Child Guidance Clinics

The National Committee for Mental Hygiene marshaled the child guidance clinic movement, which spanned the decades of the 1920s to 1940s. Child guidance clinics were established for the psychiatric study, treatment, and prevention of juvenile delinquency, other social ills, and conduct and personality disorders in 3- to 17-year-old non-mentally retarded children. The child guidance clinic approach to children's mental health represented a shift from traditional treatment models of the era, which were largely individual psychoanalytically oriented play therapy sessions conducted by a psychiatrist or psychologist, toward more innovative modes of intervention. Child guidance clinics' comprehensive, community-based approach to children's mental health service was carried out by multidisci-plinary teams of psychologists, psychiatrists, psychiatric social workers, speech therapists, and psychiatric occupational therapists. In the 1940s the mental health focus shifted from the child guidance clinic movement to World War Il-related mental health issues.

The next large impact on children's mental health services was the Community Mental Health Centers (CMHCs) Act of 1963. Like child guidance clinics, CMHCs sought to address both the treatment and prevention of mental illness within communities. However, unlike child guidance clinics, CMHCs were not solely child focused, rather, they addressed mental health issues across development, from prenatal health to coordination of services for the elderly at individual, family, and community levels. CMHCs were responsible for a comprehensive menu of services including outpatient treatment, primary and secondary prevention efforts, 24-hour crisis response, and community mental health education. CMHCs fulfilled their community education responsibility through consultation with schools in the area of early child risk evaluation.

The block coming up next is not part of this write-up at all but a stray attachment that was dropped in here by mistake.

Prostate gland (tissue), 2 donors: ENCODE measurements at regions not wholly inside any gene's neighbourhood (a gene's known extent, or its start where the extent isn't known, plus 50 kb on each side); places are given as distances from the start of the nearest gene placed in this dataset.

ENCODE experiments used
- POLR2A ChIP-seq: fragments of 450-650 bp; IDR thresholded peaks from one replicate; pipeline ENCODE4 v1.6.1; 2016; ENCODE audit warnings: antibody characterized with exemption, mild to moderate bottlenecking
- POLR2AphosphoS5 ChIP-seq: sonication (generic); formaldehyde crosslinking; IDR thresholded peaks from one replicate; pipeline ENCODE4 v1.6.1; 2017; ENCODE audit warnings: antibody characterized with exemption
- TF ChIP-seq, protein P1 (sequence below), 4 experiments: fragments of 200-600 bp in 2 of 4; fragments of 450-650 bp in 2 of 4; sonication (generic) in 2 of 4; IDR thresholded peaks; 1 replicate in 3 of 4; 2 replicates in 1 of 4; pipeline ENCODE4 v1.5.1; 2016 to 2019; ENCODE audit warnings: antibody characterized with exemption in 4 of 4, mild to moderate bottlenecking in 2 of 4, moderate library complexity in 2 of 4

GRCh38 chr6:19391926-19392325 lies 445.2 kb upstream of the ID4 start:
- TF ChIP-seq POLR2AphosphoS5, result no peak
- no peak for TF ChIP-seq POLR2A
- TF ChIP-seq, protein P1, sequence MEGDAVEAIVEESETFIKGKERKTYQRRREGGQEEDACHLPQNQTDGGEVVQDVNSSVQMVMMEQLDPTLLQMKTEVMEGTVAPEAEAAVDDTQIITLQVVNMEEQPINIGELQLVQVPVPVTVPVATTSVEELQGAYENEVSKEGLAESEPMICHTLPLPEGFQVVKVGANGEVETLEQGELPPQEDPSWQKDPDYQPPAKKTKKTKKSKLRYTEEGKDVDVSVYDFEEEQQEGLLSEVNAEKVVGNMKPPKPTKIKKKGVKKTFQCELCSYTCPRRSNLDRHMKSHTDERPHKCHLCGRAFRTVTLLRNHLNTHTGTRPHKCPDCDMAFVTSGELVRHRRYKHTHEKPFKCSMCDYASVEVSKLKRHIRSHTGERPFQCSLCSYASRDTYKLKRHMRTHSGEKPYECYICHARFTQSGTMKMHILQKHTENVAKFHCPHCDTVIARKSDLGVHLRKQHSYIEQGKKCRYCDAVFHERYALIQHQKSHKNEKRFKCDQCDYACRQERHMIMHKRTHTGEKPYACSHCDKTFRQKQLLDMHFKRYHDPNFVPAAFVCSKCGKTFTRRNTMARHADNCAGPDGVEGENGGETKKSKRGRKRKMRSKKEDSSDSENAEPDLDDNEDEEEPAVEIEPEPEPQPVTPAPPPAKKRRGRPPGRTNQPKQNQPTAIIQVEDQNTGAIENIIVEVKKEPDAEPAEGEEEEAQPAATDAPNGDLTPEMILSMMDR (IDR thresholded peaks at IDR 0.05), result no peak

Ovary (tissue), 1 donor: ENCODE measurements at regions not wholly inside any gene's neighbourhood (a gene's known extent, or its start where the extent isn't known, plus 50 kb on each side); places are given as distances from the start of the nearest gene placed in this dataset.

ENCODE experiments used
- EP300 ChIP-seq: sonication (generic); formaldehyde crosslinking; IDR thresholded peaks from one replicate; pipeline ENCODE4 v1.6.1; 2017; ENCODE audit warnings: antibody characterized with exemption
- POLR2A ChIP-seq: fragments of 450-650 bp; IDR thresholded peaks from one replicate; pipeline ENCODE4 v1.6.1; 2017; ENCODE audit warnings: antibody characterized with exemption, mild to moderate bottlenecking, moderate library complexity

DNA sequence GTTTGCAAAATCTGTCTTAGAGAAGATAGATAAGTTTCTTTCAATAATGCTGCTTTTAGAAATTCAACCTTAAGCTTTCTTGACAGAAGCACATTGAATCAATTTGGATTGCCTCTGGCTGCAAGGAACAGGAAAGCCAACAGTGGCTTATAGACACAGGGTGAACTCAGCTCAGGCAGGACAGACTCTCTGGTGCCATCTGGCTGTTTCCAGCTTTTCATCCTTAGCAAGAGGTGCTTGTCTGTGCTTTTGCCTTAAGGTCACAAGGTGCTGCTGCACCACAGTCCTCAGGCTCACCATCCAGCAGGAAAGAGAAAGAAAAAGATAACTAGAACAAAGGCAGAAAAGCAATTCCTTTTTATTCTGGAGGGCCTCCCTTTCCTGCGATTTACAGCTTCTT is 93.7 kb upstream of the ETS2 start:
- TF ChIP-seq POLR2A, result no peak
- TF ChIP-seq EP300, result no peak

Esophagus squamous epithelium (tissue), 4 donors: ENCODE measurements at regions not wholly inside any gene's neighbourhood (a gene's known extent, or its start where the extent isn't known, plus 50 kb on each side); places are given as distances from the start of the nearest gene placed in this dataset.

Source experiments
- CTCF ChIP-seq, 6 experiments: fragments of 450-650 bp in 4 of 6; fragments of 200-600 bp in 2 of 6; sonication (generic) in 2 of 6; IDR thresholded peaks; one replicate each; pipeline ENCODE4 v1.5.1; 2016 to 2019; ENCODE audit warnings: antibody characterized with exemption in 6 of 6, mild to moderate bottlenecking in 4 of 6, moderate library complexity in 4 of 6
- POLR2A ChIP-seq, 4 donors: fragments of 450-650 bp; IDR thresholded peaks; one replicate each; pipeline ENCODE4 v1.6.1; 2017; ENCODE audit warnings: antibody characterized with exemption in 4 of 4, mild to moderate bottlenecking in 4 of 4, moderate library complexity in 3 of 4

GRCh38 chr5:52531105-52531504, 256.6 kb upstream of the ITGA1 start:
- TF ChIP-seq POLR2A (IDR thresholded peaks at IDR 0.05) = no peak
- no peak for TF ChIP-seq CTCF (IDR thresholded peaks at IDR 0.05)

Partly in response to changes in insurance reimbursement systems such as health maintenance organizations, mental health services for children have continued to evolve. Currently they include varied theoretical orientations and treatment approaches. Current work with chil dren emphasizes child-centered, family-focused, community-based efforts in the planning and implementation of treatment. Mental health services strive to be both culturally competent and responsive to the cultural, racial, and ethnic differences within varied service populations. Services available to children within the mental health system include inpatient and outpatient psychiatric and psychological treatment facilities, partial programs, mobile therapy, crisis teams, foster care, juvenile justice, education, social welfare, primary health care, emergency shelter, and home-based interventions. In addition, wraparound services that meet a child's mental and physical health needs across his or her varied environments have been added to the children's mental health service menu. Case managers, whose job it is to coordinate children's mental health services within this complex system, have emerged to ensure that services are not fragmented and work in an interactive therapeutic manner to meet children's mental health needs. Undoubtedly, the mental health service system will continue to evolve in an effort to meet children's ever-changing physical, emotional, social, and educational needs.

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